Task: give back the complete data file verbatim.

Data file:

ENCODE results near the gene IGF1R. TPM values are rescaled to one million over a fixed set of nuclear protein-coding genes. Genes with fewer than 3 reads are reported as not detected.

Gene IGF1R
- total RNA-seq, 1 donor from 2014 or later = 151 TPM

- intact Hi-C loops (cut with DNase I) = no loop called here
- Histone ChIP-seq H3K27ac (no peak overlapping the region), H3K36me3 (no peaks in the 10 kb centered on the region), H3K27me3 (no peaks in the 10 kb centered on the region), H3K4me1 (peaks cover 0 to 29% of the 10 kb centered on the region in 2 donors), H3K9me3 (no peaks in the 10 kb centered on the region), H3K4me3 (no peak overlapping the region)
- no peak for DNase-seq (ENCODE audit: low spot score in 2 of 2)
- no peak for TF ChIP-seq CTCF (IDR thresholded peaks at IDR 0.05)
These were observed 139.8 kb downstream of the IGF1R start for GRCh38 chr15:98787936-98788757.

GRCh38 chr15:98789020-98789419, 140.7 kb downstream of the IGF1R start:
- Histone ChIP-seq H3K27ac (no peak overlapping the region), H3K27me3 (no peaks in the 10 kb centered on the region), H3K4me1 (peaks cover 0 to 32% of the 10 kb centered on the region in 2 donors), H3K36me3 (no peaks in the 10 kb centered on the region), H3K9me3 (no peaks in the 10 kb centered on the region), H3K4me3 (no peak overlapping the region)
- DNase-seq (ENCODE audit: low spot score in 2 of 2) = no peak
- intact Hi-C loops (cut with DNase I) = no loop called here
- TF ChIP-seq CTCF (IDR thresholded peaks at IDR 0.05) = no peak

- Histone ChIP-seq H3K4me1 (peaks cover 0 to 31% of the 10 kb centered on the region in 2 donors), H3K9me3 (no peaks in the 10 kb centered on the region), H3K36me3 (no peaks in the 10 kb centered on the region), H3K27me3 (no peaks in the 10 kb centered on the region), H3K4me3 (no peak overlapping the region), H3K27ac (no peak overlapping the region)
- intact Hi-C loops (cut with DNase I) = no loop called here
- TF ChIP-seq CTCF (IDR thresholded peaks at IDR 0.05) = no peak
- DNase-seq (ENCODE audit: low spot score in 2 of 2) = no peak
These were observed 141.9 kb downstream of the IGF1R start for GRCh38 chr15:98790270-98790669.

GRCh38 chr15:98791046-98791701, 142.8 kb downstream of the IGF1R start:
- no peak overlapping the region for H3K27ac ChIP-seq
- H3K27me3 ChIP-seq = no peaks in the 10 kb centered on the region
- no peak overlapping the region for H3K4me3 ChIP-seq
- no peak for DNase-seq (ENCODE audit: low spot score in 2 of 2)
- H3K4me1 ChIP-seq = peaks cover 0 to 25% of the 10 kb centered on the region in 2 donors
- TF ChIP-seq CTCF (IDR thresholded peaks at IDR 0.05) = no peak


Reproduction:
ENCODE results near the gene IGF1R. TPM values are rescaled to one million over a fixed set of nuclear protein-coding genes. Genes with fewer than 3 reads are reported as not detected.

Gene IGF1R
- total RNA-seq, 1 donor from 2014 or later = 151 TPM

- intact Hi-C loops (cut with DNase I) = no loop called here
- Histone ChIP-seq H3K27ac (no peak overlapping the region), H3K36me3 (no peaks in the 10 kb centered on the region), H3K27me3 (no peaks in the 10 kb centered on the region), H3K4me1 (peaks cover 0 to 29% of the 10 kb centered on the region in 2 donors), H3K9me3 (no peaks in the 10 kb centered on the region), H3K4me3 (no peak overlapping the region)
- no peak for DNase-seq (ENCODE audit: low spot score in 2 of 2)
- no peak for TF ChIP-seq CTCF (IDR thresholded peaks at IDR 0.05)
These were observed 139.8 kb downstream of the IGF1R start for GRCh38 chr15:98787936-98788757.

GRCh38 chr15:98789020-98789419, 140.7 kb downstream of the IGF1R start:
- Histone ChIP-seq H3K27ac (no peak overlapping the region), H3K27me3 (no peaks in the 10 kb centered on the region), H3K4me1 (peaks cover 0 to 32% of the 10 kb centered on the region in 2 donors), H3K36me3 (no peaks in the 10 kb centered on the region), H3K9me3 (no peaks in the 10 kb centered on the region), H3K4me3 (no peak overlapping the region)
- DNase-seq (ENCODE audit: low spot score in 2 of 2) = no peak
- intact Hi-C loops (cut with DNase I) = no loop called here
- TF ChIP-seq CTCF (IDR thresholded peaks at IDR 0.05) = no peak

- Histone ChIP-seq H3K4me1 (peaks cover 0 to 31% of the 10 kb centered on the region in 2 donors), H3K9me3 (no peaks in the 10 kb centered on the region), H3K36me3 (no peaks in the 10 kb centered on the region), H3K27me3 (no peaks in the 10 kb centered on the region), H3K4me3 (no peak overlapping the region), H3K27ac (no peak overlapping the region)
- intact Hi-C loops (cut with DNase I) = no loop called here
- TF ChIP-seq CTCF (IDR thresholded peaks at IDR 0.05) = no peak
- DNase-seq (ENCODE audit: low spot score in 2 of 2) = no peak
These were observed 141.9 kb downstream of the IGF1R start for GRCh38 chr15:98790270-98790669.

GRCh38 chr15:98791046-98791701, 142.8 kb downstream of the IGF1R start:
- no peak overlapping the region for H3K27ac ChIP-seq
- H3K27me3 ChIP-seq = no peaks in the 10 kb centered on the region
- no peak overlapping the region for H3K4me3 ChIP-seq
- no peak for DNase-seq (ENCODE audit: low spot score in 2 of 2)
- H3K4me1 ChIP-seq = peaks cover 0 to 25% of the 10 kb centered on the region in 2 donors
- TF ChIP-seq CTCF (IDR thresholded peaks at IDR 0.05) = no peak